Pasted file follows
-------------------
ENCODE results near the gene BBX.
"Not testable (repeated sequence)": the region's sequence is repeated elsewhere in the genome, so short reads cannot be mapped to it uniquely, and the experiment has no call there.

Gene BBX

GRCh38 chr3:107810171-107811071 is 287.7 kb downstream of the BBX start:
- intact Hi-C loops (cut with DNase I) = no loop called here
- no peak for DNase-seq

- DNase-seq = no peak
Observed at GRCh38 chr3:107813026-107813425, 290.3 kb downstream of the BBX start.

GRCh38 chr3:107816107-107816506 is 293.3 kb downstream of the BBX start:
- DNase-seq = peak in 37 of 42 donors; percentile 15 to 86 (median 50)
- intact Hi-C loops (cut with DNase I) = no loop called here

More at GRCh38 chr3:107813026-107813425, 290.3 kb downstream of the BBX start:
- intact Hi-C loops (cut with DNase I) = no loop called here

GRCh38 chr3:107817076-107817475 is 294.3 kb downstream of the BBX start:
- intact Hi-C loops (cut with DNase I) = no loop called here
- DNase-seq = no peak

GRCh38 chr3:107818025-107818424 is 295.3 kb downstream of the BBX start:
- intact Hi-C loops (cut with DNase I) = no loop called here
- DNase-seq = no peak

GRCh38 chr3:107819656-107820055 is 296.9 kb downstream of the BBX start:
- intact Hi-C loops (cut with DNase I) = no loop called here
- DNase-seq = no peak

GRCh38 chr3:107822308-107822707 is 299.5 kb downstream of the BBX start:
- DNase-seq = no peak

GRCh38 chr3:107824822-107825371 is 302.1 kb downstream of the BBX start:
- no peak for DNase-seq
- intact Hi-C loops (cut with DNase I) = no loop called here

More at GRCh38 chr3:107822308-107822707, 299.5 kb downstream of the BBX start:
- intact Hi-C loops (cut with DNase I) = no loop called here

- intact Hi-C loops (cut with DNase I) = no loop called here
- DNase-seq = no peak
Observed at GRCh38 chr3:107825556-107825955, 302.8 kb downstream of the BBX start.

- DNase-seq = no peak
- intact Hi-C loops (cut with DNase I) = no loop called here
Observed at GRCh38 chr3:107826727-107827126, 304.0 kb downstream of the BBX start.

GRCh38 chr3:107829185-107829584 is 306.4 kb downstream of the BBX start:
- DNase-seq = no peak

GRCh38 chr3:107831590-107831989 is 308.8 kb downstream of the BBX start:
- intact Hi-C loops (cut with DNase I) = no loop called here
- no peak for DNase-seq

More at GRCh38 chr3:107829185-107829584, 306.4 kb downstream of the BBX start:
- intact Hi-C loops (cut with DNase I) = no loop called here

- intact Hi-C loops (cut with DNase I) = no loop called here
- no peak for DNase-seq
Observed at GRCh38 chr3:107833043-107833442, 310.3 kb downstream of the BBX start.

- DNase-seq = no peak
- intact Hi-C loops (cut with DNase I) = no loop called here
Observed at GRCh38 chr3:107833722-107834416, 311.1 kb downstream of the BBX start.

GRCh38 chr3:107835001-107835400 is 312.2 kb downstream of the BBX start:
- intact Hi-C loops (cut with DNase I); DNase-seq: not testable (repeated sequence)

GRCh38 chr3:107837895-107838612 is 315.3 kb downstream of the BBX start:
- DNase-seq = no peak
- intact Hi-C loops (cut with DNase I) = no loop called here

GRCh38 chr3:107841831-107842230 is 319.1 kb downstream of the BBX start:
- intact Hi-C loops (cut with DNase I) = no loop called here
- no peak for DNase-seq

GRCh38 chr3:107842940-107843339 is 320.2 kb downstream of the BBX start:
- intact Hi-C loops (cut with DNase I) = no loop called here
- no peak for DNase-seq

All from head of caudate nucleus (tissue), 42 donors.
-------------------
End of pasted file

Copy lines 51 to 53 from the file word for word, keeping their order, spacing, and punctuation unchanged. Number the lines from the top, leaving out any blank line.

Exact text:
GRCh38 chr3:107837895-107838612 is 315.3 kb downstream of the BBX start:
- DNase-seq = no peak
- intact Hi-C loops (cut with DNase I) = no loop called here